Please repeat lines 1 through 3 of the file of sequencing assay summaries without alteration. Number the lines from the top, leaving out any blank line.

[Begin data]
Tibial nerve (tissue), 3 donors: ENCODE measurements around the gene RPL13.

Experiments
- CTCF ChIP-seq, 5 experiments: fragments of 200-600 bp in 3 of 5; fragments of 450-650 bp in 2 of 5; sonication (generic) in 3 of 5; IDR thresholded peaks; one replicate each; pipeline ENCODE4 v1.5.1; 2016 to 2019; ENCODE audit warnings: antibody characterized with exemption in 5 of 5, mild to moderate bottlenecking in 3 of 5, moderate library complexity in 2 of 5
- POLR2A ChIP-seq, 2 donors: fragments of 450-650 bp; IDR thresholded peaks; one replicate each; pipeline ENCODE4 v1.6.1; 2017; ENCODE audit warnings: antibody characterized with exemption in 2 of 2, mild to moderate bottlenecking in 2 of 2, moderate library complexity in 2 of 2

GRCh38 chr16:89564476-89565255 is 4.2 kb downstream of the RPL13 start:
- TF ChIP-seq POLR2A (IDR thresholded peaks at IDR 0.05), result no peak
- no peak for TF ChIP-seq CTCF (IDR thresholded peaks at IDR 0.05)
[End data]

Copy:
Tibial nerve (tissue), 3 donors: ENCODE measurements around the gene RPL13.

Experiments
- CTCF ChIP-seq, 5 experiments: fragments of 200-600 bp in 3 of 5; fragments of 450-650 bp in 2 of 5; sonication (generic) in 3 of 5; IDR thresholded peaks; one replicate each; pipeline ENCODE4 v1.5.1; 2016 to 2019; ENCODE audit warnings: antibody characterized with exemption in 5 of 5, mild to moderate bottlenecking in 3 of 5, moderate library complexity in 2 of 5